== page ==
For Immediate Release
Contact: Todd Kluss
Whitelaw Installed as The Gerontological Society of America’s President
Nancy Whitelaw, PhD, has taken office as the newest president of The Gerontological Society of America (GSA), the nation’s largest interdisciplinary organization devoted to the field of aging. She was elected by GSA’s membership, which consists of over 5,400 researchers, educators, and practitioners.
Whitelaw assumed this year-long position at GSA’s recent Annual Scientific Meeting in Boston. She is the 68th person to hold the office since GSA was founded in 1945. As president, she will oversee matters of governance and strategic planning while managing the program for GSA’s 2012 Annual Scientific Meeting. She has chosen “Charting New Frontiers in Aging” as the theme for this conference, which will take place in San Diego from November 14 to 18.
“For more than six decades, GSA and its members have expanded the quality and quantity of gerontological research, disseminating new insights to researchers, practitioners, and opinion leaders, and advancing education in gerontology and geriatrics,” Whitelaw said. “There has never been a more critical time for us to promote the importance of science and rigorous scholarship in addressing the challenges of an aging society.”
Whitelaw currently is the senior fellow at the National Council on Aging (NCOA). She is a nationally recognized leader in the design and implementation of evidence-based health programs for seniors and in strengthening collaboration among aging services, public health, and health care. Her work emphasizes the importance of prevention, self-management, and person-centered care.
“Nancy’s leadership and expertise will be valuable assets during her presidency,” said GSA Executive Director James Appleby, RPh, MPH. “We look forward to a productive year of advancing research, education, and practice in the field of aging.”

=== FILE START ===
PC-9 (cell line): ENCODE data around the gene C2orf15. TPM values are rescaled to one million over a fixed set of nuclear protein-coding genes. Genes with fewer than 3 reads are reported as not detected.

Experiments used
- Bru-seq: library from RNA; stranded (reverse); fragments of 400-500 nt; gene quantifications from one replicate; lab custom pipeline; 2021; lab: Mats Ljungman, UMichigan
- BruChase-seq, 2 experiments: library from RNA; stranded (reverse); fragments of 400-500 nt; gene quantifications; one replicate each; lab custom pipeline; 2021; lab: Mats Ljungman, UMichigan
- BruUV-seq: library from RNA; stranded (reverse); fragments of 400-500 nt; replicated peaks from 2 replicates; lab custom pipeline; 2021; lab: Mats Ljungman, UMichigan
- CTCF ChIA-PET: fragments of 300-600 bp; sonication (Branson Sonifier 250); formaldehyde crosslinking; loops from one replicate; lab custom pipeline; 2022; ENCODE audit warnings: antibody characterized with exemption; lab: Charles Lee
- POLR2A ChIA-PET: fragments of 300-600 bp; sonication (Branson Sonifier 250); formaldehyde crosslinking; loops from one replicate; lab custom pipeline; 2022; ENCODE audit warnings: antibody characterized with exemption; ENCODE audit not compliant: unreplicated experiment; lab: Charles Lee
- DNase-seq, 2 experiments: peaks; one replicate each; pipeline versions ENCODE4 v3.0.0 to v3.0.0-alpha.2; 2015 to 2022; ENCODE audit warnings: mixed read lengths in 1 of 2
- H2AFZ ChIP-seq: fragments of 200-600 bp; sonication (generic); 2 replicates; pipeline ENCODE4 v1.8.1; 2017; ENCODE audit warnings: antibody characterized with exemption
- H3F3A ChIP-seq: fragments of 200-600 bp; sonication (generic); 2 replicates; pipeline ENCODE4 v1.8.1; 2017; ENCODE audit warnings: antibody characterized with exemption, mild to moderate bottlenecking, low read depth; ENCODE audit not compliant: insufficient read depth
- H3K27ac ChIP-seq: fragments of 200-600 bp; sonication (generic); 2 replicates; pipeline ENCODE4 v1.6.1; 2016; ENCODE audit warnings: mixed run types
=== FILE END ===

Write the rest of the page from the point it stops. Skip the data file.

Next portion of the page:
Whitelaw has already outlined several goals for her tenure as GSA president.
“During the coming year, we will work to secure additional aging-related research and training funds, and draw greater attention to research translation and the training and workforce needs of an aging society,” she said. “We will foster more engagement from our members, finding better ways to work together to make a difference in the lives of older adults.”
Whitelaw is the recipient of numerous honors in the field, such as NCOA’s Molly Mettler Award in 2004, GSA’s Maxwell A. Pollack Award in 2007, and the Elizabeth Fries Health Education Award in 2009. She holds a PhD in health services organization and policy from the University of Michigan and BA and MS degrees in sociology from Portland State University.
The Gerontological Society of America (GSA) is the nation's oldest and largest interdisciplinary organization devoted to research, education, and practice in the field of aging. The principal mission of the Society — and its 5,400+ members — is to advance the study of aging and disseminate information among scientists, decision makers, and the general public. GSA’s structure also includes a policy institute, the National Academy on an Aging Society, and an educational branch, the Association for Gerontology in Higher Education.
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